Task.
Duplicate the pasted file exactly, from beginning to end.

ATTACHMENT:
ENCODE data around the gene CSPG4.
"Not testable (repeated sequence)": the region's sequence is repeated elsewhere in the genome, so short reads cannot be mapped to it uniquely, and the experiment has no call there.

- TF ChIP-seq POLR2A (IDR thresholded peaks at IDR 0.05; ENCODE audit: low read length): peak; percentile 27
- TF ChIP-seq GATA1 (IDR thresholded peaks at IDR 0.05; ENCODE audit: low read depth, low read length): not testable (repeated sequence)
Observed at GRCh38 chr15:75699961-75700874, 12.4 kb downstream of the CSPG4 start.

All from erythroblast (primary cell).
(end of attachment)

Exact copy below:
ENCODE data around the gene CSPG4.
"Not testable (repeated sequence)": the region's sequence is repeated elsewhere in the genome, so short reads cannot be mapped to it uniquely, and the experiment has no call there.

- TF ChIP-seq POLR2A (IDR thresholded peaks at IDR 0.05; ENCODE audit: low read length): peak; percentile 27
- TF ChIP-seq GATA1 (IDR thresholded peaks at IDR 0.05; ENCODE audit: low read depth, low read length): not testable (repeated sequence)
Observed at GRCh38 chr15:75699961-75700874, 12.4 kb downstream of the CSPG4 start.

All from erythroblast (primary cell).